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The PBM Accountability Project, reports it is a coalition made up of stakeholders across healthcare, labor, business, pharmacy and consumer/patient advocacy. It is working to advance solutions to help redirect prescription drug savings from PBMs back to patients, employers, health plans and taxpayers.

It just released a new report that it claims sheds light on how pharmacy benefit managers (PBMs) are finding new and hidden ways to profit off of the role that they play in managing prescription drug benefits for consumers, businesses, unions, government and other payers.

The report, “Understanding the Evolving Business Models and Revenue of Pharmacy Benefit Managers,claims that between 2017 and 2019, PBM gross profit increased by 12%, from $25 billion to $28 billion, but the sources of these profits changed substantially over the same period.

The report also says that, while total PBM gross profit increased over the study period, the sources of PBM gross profit shifted due to changes in contracting practices, competitive pressures and public scrutiny.

– – PBM gross profit from retained administrative fees paid by manufacturers for services provided by PBMs increased 51%, from $3.8 billion to $5.7 billion.
– – Gross profit from PBM-owned mail order and specialty pharmacies increased by more than 13% from $8.9 billion in 2017 to $10.1 billion in 2019.
– – Gross profit from “other sources,” including spread pricing, pharmacy fees and clawbacks, fees collected from payers, and other non-administrative fees collected from manufacturers grew by nearly 26%, from $8.5 billion in 2017 to $10.7 billion in 2019. Although these “other sources” constitute nearly 40% of all PBM gross profit, analysis of the publicly available financial data sheds little light on how much gross profit is derived from the specific components.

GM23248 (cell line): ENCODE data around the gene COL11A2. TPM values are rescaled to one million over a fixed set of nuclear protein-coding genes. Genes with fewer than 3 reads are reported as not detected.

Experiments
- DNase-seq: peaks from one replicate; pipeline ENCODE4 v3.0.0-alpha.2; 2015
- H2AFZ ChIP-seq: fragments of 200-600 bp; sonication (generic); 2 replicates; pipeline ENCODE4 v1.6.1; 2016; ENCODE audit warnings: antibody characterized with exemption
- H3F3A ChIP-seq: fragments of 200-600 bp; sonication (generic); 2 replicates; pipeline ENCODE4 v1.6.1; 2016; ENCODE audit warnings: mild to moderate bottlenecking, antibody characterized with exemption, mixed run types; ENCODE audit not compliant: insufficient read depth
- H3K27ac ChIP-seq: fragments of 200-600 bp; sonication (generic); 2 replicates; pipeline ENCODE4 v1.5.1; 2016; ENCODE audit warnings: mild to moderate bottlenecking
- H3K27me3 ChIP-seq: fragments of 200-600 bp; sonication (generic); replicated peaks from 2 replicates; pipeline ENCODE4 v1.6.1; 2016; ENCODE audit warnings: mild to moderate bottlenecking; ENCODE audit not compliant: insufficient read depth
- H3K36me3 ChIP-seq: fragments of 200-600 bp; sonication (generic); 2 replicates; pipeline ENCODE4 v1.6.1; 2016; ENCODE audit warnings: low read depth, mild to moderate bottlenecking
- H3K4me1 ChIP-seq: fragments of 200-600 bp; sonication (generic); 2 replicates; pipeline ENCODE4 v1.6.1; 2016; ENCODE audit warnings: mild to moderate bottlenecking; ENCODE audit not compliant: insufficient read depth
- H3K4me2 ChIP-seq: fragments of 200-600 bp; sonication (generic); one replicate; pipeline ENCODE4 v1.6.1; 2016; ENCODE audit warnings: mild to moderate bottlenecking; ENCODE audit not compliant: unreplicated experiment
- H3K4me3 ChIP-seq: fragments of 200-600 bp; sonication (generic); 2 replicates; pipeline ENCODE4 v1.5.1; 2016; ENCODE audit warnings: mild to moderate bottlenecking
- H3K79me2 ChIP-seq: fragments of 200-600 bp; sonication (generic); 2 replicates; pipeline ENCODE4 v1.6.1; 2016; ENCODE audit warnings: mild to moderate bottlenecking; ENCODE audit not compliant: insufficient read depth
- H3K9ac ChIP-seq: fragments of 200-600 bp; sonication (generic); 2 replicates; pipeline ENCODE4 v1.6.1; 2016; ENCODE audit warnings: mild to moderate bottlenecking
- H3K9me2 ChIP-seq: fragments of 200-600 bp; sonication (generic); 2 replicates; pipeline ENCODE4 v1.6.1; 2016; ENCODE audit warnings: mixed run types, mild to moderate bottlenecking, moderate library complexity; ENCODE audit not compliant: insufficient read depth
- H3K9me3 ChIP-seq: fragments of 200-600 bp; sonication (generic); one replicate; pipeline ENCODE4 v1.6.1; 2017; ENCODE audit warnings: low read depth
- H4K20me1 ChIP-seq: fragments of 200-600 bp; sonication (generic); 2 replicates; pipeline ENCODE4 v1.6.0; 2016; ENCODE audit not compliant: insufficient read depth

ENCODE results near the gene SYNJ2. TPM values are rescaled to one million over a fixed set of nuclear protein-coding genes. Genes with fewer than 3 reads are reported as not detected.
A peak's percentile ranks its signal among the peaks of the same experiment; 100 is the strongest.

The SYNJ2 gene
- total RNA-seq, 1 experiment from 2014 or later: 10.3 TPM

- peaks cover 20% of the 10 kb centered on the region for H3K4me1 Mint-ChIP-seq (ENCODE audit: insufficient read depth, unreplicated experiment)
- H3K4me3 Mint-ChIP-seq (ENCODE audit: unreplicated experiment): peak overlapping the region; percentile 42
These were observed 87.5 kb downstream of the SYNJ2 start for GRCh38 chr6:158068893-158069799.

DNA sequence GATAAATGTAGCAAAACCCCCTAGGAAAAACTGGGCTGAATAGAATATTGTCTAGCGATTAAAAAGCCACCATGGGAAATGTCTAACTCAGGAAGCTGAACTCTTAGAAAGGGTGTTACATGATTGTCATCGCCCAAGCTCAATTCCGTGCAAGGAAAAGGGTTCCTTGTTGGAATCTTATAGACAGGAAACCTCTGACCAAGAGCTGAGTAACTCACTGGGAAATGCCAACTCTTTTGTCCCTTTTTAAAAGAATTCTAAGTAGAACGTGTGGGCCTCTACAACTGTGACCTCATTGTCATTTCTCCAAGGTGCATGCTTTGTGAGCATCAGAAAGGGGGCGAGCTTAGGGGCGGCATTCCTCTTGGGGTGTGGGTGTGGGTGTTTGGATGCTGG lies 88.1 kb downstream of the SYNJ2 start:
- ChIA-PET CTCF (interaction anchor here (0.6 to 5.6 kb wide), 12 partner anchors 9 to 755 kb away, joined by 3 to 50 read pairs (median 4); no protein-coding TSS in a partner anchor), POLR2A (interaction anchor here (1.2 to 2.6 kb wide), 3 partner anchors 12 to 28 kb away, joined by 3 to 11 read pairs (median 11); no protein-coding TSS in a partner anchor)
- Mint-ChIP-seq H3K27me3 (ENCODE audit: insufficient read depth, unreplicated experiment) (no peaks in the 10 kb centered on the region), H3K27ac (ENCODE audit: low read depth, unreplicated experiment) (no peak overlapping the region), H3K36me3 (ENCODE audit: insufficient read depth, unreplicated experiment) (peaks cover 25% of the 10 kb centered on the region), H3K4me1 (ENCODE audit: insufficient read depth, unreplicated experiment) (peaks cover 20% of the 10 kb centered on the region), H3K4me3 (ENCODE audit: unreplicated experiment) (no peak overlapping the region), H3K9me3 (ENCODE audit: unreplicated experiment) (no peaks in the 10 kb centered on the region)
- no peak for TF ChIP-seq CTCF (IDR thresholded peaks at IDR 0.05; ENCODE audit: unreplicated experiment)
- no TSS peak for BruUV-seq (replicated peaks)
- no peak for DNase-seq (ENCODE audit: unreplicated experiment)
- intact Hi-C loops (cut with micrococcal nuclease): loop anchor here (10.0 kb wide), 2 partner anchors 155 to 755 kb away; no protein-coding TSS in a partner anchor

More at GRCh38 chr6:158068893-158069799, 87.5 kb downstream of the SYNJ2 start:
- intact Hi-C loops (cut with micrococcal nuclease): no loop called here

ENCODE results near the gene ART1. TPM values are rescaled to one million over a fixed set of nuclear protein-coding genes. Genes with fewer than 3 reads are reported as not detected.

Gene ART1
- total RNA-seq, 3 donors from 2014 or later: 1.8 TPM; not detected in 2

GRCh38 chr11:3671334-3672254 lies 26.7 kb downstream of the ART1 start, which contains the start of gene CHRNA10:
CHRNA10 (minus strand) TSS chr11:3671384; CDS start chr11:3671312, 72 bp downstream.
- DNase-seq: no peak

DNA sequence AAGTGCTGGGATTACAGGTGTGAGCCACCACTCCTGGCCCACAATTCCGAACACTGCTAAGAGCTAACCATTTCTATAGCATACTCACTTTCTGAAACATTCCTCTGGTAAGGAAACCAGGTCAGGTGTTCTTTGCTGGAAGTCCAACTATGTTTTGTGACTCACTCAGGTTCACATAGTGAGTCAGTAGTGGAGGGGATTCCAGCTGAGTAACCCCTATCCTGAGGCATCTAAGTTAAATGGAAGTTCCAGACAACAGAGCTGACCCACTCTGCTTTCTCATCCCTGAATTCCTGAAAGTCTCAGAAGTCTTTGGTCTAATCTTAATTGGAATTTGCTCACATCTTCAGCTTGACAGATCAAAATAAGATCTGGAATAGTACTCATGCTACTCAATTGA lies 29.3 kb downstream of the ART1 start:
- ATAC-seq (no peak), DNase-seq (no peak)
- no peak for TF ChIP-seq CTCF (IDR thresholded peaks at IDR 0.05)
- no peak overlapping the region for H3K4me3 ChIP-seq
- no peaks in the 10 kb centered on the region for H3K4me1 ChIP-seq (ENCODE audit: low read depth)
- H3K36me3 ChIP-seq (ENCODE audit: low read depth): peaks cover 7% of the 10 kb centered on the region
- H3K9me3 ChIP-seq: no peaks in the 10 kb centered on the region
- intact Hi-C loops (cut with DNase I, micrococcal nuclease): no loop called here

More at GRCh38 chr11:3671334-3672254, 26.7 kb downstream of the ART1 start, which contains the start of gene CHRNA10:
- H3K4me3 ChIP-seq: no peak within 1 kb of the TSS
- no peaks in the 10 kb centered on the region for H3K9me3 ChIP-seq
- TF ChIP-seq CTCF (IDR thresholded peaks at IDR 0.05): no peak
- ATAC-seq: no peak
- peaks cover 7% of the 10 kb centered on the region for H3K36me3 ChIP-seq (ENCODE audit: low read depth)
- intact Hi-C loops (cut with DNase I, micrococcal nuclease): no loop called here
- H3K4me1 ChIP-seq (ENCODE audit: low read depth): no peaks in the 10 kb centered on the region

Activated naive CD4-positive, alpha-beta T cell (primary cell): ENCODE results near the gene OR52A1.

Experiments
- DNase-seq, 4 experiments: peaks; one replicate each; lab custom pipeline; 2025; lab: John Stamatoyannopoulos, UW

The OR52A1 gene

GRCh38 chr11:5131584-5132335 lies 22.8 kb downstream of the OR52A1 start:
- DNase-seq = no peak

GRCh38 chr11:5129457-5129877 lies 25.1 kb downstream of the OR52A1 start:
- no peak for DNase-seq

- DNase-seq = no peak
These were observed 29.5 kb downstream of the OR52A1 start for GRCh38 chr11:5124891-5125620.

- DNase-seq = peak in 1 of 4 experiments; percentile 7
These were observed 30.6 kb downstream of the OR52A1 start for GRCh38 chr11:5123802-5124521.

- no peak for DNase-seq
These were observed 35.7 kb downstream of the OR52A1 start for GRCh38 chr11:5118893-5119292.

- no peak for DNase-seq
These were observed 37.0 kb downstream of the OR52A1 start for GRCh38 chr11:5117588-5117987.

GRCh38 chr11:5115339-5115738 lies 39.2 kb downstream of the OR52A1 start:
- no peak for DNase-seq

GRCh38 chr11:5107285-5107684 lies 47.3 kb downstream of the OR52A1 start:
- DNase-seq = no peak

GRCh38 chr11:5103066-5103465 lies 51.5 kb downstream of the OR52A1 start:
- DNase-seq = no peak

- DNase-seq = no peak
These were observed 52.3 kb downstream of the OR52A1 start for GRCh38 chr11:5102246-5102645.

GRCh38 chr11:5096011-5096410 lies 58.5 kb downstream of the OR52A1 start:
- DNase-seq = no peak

The report discusses the market dynamics and misaligned incentives that have resulted in system-wide inefficiencies and allowed PBMs to drive up costs for patients, employers and the overall health care system:

– – PBMs benefit directly from prescription medicine list price growth, leading to misaligned incentives in the system. Several sources of PBM revenue for medicines are linked directly to the list price of the medicine. When the list price of a medicine goes up, the PBM often collects more revenue. These misaligned incentives can drive up costs for plans and patients.
– – Excess complexity and information asymmetry in the market prevent payers and patients from properly evaluating PBM decisions or drug costs. Pricing complexity and lack of transparency allows PBMs to buy products or services from one stakeholder in the system and sell the same products or services to other stakeholders at higher prices, without the payer understanding the true cost or inflationary nature of the services purchased.
– – Lack of meaningful PBM industry standards, limited transparency and lack of regulatory oversight enable PBM revenue growth. Many PBM contracting mechanisms and revenue sources lack agreed-upon definitions, providing PBMs with the broad discretion to design the terms of a complex contract in their favor.

It concludes by saying these findings highlight the need for consideration of new approaches to realigning PBM incentive structures as part of prescription drug policy discussions, including delinking PBM compensation from the list price of medicines, requiring rebates and discounts to be shared with plans and patients at the pharmacy counter, ensuring patient choice of pharmacies, limiting spread pricing within Medicaid, and establishing disclosure requirements for employers and commercial health plans.